As I’m writing this, the Diane Rehm Show on National Public Radio (NPR) has just aired a segment called “Who Benefits from College and Why.” One major component was who should go to college and who should go into a trade. Regarding trades, plumbing was specifically referenced several times, which is a trade not all that far removed from HVACR.

What was interesting about the show was that it was covering the same ground that has been gone over in the 28 years I’ve been writing about the HVACR industry — and I’m sure it was going on for years before — and will surely be going on for many more years.

The rationale has remained the same: Most kids want to go to college and most of their parents want them to go to college, while staying away from vocational programs that might be offered even by four-year colleges or community colleges, not to mention trade schools. We are talking about the desire for four years of college education leading to a bachelor’s degree in a nonvocational field. This is because, it is said, they can get a “better” job and make more money.

One point of the Diane Rehm Show’s segment was the attrition of students from colleges simply because those students are not college-caliber material — but they and their parents wanted them to go, and many colleges had room for them.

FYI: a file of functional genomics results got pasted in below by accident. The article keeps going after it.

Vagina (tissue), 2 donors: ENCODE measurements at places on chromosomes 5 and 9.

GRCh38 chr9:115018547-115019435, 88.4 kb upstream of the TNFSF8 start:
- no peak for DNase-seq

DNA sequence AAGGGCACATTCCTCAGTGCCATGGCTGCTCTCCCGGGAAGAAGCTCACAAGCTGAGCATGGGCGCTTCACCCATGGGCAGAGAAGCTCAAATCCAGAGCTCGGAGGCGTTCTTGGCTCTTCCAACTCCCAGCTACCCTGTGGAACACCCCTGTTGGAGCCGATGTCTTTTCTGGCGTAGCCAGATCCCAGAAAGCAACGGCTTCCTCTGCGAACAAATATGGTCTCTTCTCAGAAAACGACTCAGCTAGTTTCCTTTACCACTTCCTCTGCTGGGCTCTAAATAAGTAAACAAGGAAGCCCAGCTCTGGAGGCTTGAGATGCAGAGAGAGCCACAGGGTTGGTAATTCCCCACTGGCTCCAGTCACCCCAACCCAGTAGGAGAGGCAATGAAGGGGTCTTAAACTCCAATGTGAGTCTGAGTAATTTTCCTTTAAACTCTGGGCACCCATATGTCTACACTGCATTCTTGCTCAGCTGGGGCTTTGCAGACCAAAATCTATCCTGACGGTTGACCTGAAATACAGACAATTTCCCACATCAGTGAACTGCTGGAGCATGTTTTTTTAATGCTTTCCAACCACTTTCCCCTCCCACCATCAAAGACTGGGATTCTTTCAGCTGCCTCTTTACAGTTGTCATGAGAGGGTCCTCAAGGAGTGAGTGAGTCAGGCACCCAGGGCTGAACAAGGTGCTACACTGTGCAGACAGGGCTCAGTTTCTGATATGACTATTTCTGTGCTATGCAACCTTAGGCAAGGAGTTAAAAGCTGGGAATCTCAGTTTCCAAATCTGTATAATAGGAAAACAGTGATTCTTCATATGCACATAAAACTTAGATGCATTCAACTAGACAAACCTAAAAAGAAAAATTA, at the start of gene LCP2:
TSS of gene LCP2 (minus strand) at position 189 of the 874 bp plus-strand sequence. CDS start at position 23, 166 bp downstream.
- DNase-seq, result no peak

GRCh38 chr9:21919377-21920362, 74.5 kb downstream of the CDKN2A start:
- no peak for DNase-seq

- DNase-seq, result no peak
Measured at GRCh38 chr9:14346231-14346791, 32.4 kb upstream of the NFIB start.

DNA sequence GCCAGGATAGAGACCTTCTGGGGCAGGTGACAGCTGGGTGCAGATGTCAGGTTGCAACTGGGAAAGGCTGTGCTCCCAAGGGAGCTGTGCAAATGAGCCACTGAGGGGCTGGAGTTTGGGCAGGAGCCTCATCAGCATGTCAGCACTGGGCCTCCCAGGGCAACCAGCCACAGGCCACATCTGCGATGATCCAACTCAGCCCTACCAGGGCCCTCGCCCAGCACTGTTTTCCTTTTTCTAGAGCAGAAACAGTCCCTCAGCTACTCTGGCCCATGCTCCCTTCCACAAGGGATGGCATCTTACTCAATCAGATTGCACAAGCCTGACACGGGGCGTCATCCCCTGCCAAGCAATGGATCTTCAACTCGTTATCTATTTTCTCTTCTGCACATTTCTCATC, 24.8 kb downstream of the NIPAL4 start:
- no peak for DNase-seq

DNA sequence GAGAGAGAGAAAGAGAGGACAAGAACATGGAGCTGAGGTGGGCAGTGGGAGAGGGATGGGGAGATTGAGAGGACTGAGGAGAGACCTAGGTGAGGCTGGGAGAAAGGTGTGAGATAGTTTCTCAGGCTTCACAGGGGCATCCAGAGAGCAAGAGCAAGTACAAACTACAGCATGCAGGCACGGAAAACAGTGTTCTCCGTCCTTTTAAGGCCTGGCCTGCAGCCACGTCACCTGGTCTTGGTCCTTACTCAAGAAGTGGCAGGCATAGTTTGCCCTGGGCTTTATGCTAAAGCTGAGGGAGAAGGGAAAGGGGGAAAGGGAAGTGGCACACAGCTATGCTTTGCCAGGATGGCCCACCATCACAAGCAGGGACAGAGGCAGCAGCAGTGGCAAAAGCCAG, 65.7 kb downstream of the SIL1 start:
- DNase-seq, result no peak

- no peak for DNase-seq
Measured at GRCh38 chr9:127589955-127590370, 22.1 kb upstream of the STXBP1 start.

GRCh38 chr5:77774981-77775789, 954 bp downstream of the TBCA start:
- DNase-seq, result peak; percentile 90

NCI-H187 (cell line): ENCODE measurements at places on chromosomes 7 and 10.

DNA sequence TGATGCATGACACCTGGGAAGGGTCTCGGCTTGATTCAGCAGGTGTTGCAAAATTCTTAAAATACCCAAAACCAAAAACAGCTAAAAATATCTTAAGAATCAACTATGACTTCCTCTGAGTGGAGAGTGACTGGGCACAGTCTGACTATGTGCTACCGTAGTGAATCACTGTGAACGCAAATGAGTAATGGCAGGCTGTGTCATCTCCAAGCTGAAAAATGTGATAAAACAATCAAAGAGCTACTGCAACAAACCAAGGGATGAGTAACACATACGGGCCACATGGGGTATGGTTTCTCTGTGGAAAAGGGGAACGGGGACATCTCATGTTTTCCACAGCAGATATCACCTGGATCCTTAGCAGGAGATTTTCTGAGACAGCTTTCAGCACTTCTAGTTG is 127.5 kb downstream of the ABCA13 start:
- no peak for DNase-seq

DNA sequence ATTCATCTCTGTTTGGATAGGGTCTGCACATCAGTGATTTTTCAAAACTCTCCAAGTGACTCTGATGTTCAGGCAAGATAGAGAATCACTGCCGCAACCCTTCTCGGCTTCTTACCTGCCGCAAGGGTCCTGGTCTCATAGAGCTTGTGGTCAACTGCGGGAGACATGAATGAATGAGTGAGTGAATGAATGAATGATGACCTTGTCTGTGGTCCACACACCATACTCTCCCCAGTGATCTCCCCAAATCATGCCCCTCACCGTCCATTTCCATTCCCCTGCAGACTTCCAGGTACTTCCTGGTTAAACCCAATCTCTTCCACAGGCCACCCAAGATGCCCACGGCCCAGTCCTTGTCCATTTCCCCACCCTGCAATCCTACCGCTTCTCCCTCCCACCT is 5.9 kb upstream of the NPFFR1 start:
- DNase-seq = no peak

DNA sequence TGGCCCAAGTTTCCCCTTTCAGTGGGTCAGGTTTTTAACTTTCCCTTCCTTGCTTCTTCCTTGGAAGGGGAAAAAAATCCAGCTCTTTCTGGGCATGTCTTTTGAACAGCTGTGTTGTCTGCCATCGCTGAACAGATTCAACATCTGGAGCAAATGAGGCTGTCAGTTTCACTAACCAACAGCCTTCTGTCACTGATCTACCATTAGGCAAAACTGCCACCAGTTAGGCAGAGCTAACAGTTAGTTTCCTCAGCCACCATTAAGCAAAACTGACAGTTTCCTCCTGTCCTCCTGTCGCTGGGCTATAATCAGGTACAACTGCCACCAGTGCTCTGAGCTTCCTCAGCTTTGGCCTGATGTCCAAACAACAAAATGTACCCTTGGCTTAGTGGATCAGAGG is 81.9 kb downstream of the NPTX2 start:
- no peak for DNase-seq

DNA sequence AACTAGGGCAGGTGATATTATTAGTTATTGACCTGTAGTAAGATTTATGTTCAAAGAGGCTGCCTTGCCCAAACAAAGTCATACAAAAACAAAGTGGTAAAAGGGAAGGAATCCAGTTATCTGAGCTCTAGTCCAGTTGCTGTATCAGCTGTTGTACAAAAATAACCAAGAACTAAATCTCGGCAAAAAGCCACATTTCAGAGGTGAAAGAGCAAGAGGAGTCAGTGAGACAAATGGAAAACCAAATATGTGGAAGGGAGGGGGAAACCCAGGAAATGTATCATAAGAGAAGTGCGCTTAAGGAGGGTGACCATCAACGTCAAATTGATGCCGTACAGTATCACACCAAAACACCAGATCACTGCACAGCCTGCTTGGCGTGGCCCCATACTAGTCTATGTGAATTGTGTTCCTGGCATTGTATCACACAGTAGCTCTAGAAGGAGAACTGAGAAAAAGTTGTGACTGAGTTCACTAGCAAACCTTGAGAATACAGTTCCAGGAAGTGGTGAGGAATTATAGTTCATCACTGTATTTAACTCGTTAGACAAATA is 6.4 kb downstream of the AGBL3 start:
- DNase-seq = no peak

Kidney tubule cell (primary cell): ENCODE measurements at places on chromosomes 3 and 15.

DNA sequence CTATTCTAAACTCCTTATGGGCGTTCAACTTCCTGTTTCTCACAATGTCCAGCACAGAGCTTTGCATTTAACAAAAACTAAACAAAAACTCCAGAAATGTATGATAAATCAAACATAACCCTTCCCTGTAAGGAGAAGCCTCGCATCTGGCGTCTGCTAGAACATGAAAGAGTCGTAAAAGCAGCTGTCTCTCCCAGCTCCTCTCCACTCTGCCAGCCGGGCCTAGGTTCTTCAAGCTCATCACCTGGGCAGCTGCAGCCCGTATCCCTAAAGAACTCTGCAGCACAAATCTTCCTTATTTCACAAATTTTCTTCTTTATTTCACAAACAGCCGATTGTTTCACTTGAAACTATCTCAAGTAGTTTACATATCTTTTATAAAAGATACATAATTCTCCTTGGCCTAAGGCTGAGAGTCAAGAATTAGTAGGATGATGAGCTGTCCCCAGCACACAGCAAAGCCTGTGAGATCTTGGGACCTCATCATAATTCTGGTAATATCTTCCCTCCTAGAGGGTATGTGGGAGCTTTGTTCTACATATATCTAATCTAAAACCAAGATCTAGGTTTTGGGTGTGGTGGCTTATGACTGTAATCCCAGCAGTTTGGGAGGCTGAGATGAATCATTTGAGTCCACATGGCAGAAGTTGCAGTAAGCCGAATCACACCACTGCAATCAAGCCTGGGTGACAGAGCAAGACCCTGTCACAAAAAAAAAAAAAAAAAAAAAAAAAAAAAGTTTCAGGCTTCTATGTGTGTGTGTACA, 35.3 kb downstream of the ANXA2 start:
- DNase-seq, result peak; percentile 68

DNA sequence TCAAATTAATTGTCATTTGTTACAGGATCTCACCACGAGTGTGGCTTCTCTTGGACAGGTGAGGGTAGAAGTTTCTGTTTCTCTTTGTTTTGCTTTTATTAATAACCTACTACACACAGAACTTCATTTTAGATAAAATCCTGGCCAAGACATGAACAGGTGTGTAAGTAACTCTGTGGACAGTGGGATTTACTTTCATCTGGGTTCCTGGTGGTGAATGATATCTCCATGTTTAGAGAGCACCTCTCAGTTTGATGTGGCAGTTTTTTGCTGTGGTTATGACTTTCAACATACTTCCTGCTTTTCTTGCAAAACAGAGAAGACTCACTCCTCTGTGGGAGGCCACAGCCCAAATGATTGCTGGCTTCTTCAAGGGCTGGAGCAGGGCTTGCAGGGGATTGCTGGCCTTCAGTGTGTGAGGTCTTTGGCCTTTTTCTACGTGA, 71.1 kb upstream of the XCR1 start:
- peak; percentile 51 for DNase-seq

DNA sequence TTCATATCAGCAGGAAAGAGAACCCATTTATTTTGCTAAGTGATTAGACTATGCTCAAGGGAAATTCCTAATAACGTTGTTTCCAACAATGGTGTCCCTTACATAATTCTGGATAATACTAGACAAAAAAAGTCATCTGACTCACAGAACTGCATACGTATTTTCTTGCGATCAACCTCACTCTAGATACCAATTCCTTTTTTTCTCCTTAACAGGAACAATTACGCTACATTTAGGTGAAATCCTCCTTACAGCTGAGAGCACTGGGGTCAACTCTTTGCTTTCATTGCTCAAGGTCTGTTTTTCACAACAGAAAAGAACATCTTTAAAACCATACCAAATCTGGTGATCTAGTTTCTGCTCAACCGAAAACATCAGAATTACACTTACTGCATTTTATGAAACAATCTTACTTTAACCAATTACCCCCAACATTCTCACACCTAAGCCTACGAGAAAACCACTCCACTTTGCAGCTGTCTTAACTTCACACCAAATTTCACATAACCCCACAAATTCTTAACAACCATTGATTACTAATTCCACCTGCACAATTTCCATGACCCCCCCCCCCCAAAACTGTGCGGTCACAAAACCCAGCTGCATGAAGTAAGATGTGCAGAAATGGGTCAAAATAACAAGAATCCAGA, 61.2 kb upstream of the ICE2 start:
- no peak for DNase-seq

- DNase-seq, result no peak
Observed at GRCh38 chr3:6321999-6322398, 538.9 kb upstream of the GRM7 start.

The NPR show offered an overload of statistics but did present a fairly balanced perspective with references to the vocational/trade option, although such an option seemed to come in the context of being for those not of “college caliber,” whatever that means. The discussion did not stress the value of a vocational education for those with skills that best fit working in the trades.

The message here is that efforts on the part of HVACR contractors to find and hire qualified service technicians will continue to be a challenge. Organizations like SkillsUSA that loudly and proudly proclaim the worth of vocational careers in the trades will be fighting the perceptions of students and parents (and high schools that react to those perceptions) that four years of college leading to a bachelor’s degree in a nonvocational field should always be first choice. But in many cases, vocational careers such as in HVACR really are the best choice.

Publication date: 5/20/2013

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